Crafting Successful Applications
Some applications take a considerable amount of time and require collecting information and approval from others, which is out of your control. Do not wait until the last minute to work on applications and note that national deadlines are absolutely firm. Some applications that require a host affiliation may need months of lead time. Take note of regional time differences when it comes to deadlines, or better yet, complete your application days in advance.
First, determine if you are eligible. Second, determine if you are competitive for the award. Reach out to us with questions, but also look at online profiles of past winners. Do not get discouraged with the perception that awardees are more advanced than you. Looking through the profiles of past winners is a great way to gain inspiration and see if your area of study and experiences are a good fit for an award.
Presenting yourself as a candidate
- Creating a master CV/resume is a great practice that will aid you in future years. Develop a CV of all your academic, work, service, and extracurricular experiences going back to high school. While you will not present all of this information in an application, having a master CV lets you pick experiences to present that are relevant for a particular award.
- Let committees know why you are fascinated by your area of study. What unique skills and perspectives do you bring to your field?
- What are examples of your leadership? What makes you a change agent? How have you made or how can you make an impact on society?
- If applying to an award where you are underrepresented in your field, consider how diversity impacts your path in that field. How has your experience shaped your path and what types of specific examples can you draw from? For example, a student whose parents are not English speakers may have become interested in language at an early age, as they often did translation work for their family.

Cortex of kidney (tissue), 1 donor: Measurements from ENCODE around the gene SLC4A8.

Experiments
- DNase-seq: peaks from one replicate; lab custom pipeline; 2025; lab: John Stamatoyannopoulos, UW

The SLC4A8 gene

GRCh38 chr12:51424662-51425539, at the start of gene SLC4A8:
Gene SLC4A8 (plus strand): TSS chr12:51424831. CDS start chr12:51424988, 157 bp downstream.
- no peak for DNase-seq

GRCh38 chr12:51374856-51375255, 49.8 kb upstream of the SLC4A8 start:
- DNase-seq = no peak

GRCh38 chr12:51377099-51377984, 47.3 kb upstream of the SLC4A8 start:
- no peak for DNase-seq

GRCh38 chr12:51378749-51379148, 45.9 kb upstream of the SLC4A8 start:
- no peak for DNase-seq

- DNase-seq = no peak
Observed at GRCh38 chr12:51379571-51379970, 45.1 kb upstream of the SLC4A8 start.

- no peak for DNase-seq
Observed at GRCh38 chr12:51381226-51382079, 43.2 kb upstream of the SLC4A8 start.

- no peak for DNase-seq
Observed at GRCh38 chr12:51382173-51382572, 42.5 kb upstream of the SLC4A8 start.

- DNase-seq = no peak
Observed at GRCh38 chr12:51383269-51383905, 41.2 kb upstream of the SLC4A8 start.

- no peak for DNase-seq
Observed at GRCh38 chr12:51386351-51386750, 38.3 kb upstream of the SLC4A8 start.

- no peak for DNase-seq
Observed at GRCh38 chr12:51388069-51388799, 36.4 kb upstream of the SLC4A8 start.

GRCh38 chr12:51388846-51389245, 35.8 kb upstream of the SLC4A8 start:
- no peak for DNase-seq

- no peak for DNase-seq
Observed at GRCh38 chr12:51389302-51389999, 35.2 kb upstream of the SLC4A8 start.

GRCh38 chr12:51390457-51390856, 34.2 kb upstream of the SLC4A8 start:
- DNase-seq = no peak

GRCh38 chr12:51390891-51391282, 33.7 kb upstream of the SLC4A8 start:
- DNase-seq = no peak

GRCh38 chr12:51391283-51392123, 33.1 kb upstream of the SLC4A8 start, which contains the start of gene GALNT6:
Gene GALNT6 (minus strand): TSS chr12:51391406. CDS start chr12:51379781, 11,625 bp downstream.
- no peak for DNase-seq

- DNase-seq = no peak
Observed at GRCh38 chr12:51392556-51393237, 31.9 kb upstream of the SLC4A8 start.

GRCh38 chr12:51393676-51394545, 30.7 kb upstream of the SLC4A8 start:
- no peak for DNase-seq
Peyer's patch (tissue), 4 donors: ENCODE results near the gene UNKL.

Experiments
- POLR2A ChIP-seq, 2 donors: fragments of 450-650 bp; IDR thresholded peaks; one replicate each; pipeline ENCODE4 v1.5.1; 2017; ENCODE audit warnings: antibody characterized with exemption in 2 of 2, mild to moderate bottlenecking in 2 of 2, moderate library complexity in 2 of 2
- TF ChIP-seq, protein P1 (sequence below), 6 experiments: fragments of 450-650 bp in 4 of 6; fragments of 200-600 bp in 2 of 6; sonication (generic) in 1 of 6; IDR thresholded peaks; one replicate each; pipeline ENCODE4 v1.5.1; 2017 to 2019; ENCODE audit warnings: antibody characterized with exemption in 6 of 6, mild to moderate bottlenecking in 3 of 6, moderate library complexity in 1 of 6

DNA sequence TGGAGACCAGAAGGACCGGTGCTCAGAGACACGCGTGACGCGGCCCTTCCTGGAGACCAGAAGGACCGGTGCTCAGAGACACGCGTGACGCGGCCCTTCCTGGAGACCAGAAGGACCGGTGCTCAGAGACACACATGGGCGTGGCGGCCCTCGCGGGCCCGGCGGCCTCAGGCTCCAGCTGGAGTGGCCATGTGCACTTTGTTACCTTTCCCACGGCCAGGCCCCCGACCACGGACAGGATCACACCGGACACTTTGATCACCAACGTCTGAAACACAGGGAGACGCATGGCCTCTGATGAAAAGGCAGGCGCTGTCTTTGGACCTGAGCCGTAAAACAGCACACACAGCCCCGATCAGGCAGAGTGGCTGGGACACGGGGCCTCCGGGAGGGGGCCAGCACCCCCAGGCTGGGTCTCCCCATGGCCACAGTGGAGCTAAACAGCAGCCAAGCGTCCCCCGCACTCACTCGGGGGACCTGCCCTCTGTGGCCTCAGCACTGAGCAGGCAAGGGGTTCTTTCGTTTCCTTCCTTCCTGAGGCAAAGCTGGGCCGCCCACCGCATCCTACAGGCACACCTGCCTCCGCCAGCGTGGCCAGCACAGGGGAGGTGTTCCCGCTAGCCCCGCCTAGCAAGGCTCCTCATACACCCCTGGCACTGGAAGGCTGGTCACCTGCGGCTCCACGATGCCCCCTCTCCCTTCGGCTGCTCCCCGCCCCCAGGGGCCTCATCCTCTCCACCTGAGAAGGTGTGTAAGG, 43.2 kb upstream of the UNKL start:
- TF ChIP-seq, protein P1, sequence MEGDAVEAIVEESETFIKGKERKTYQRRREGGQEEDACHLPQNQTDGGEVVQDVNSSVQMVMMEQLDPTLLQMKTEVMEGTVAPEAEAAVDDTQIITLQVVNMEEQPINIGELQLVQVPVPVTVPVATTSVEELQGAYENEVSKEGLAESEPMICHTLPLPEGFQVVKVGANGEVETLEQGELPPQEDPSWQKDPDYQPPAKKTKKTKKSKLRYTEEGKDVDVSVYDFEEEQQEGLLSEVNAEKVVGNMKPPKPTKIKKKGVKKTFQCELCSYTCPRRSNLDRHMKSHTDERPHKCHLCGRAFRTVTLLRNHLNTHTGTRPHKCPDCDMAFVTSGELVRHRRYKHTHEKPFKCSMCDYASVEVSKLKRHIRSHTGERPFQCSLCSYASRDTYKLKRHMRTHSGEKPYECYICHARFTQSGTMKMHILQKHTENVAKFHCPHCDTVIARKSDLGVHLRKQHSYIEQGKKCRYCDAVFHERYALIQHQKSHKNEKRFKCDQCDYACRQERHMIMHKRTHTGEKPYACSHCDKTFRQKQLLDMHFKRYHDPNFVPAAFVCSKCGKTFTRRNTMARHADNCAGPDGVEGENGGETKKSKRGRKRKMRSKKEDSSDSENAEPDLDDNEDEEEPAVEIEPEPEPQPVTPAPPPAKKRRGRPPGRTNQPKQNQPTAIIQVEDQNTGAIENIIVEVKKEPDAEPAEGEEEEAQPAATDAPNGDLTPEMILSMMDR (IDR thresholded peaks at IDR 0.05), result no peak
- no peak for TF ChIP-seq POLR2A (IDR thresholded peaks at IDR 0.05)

- Consider our geographic background in South Texas and issues that are important in our region, should they relate to your proposed research or future academic and career goals.
- When appropriate or requested, provide background about UTSA as a Hispanic Serving Institution.
- You might also consider discussing your academic department and resources available to you (course selection, grants, etc.)
Requesting Letters of Recommendation
- Politely request a letter of recommendation at least four weeks in advance.
- Do not ask if the faculty member can write you a letter of recommendation, but whether they can write you a strong letter of recommendation.
- We recommend that you request a letter of recommendation by email, addressing faculty members by name and title, and by providing drafts of your application, a CV, and application instructions for letter writers. Asking recommenders by email is preferable, as it does not put them in an awkward position to decline an invitation in person. Emailing your request also gives the faculty member time to review materials and assess whether or not they support your application. Requesting a letter in person, especially at the end of a class, places faculty in a difficult position to help students.
- Letter writers should know you well. Ideally, you have taken multiple classes with a faculty member, conducted research with them, or they have had an opportunity to assess your writing closely.